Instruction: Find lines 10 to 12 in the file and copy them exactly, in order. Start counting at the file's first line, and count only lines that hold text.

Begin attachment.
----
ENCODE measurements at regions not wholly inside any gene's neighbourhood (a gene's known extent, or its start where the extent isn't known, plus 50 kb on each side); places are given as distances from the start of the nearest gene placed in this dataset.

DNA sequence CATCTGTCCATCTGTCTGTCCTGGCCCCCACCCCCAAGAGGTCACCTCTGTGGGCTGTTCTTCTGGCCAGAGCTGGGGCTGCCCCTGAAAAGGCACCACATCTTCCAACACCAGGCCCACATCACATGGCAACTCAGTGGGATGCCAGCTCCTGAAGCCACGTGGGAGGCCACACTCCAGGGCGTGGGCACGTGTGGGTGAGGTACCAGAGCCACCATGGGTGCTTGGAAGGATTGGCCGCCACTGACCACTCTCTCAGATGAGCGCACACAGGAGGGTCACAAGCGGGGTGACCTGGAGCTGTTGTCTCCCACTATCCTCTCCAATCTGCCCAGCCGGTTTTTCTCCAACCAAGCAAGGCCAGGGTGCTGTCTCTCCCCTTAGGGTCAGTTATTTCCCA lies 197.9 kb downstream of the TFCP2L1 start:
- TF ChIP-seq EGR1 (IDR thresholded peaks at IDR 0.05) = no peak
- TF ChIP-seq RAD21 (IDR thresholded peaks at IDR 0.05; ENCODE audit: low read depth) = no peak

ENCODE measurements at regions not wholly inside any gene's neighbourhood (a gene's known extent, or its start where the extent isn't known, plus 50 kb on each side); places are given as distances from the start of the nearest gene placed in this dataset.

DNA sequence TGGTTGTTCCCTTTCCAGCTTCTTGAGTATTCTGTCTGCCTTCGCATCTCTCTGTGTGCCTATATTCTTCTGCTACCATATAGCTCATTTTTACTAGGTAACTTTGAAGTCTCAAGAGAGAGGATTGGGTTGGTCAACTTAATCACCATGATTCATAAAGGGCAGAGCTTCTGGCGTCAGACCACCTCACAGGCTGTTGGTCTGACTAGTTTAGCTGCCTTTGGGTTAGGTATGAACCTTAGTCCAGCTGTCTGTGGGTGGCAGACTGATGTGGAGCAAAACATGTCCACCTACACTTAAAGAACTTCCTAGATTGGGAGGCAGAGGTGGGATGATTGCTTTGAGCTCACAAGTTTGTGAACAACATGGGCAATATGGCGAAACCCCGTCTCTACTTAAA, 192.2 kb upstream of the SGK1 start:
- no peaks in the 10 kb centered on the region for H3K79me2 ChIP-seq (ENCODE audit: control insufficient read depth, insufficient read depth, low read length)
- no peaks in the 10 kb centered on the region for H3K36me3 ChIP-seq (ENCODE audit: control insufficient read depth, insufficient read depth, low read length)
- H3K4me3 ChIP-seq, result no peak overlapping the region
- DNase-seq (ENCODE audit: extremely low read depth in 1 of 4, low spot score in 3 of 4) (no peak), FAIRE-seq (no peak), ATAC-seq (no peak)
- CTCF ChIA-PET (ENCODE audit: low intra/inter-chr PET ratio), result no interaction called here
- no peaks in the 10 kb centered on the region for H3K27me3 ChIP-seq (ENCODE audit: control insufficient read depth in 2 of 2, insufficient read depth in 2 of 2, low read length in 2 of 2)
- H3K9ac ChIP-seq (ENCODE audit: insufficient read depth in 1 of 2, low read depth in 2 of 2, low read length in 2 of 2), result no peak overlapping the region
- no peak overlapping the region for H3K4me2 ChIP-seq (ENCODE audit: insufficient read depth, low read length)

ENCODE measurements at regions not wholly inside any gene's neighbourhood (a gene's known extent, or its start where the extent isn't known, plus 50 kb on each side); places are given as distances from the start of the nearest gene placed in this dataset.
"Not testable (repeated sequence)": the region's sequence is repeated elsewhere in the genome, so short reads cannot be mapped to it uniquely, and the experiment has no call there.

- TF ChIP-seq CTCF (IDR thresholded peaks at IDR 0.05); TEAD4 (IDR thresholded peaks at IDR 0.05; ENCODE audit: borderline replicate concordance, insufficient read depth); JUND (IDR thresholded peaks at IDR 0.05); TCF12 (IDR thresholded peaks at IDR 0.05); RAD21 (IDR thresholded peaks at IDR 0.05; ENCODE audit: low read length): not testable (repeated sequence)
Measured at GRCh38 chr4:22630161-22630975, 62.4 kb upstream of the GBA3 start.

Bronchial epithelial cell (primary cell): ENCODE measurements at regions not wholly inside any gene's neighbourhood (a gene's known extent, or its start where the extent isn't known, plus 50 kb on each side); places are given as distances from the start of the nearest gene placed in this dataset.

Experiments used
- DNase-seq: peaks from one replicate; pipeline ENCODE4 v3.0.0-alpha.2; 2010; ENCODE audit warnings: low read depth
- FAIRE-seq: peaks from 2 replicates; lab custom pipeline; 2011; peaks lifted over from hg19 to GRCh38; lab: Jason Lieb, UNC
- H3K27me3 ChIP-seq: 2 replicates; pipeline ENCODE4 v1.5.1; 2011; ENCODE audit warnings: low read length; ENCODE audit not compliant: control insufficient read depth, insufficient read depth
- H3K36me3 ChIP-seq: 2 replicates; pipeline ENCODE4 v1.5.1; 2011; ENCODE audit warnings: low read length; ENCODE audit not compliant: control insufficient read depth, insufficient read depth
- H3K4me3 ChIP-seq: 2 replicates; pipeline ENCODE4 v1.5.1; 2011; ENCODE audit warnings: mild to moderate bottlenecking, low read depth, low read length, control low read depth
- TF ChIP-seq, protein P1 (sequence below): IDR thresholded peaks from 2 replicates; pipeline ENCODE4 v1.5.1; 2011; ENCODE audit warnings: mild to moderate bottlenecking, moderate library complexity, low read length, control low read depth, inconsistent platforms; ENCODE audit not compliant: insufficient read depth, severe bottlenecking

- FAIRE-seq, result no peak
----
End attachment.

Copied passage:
- DNase-seq (ENCODE audit: extremely low read depth in 1 of 4, low spot score in 3 of 4) (no peak), FAIRE-seq (no peak), ATAC-seq (no peak)
- CTCF ChIA-PET (ENCODE audit: low intra/inter-chr PET ratio), result no interaction called here
- no peaks in the 10 kb centered on the region for H3K27me3 ChIP-seq (ENCODE audit: control insufficient read depth in 2 of 2, insufficient read depth in 2 of 2, low read length in 2 of 2)